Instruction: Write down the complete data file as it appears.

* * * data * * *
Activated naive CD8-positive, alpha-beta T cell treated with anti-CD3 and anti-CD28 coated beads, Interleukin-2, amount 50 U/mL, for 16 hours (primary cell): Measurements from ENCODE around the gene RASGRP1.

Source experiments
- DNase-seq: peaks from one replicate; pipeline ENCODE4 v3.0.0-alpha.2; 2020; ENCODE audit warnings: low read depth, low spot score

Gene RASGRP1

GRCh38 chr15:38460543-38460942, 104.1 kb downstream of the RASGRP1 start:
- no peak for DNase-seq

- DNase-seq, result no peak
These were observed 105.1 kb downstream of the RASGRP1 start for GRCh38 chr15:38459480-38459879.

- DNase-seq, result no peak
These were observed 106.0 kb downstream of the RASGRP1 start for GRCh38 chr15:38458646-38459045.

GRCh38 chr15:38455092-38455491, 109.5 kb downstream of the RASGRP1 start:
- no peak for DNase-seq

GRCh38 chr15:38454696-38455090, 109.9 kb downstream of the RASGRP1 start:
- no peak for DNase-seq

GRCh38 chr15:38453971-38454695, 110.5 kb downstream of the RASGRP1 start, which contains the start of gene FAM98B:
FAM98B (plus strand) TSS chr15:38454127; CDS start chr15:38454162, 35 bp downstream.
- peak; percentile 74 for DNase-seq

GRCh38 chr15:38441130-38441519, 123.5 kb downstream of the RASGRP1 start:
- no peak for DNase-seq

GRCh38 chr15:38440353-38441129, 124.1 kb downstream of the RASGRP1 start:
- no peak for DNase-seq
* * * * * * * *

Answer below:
Activated naive CD8-positive, alpha-beta T cell treated with anti-CD3 and anti-CD28 coated beads, Interleukin-2, amount 50 U/mL, for 16 hours (primary cell): Measurements from ENCODE around the gene RASGRP1.

Source experiments
- DNase-seq: peaks from one replicate; pipeline ENCODE4 v3.0.0-alpha.2; 2020; ENCODE audit warnings: low read depth, low spot score

Gene RASGRP1

GRCh38 chr15:38460543-38460942, 104.1 kb downstream of the RASGRP1 start:
- no peak for DNase-seq

- DNase-seq, result no peak
These were observed 105.1 kb downstream of the RASGRP1 start for GRCh38 chr15:38459480-38459879.

- DNase-seq, result no peak
These were observed 106.0 kb downstream of the RASGRP1 start for GRCh38 chr15:38458646-38459045.

GRCh38 chr15:38455092-38455491, 109.5 kb downstream of the RASGRP1 start:
- no peak for DNase-seq

GRCh38 chr15:38454696-38455090, 109.9 kb downstream of the RASGRP1 start:
- no peak for DNase-seq

GRCh38 chr15:38453971-38454695, 110.5 kb downstream of the RASGRP1 start, which contains the start of gene FAM98B:
FAM98B (plus strand) TSS chr15:38454127; CDS start chr15:38454162, 35 bp downstream.
- peak; percentile 74 for DNase-seq

GRCh38 chr15:38441130-38441519, 123.5 kb downstream of the RASGRP1 start:
- no peak for DNase-seq

GRCh38 chr15:38440353-38441129, 124.1 kb downstream of the RASGRP1 start:
- no peak for DNase-seq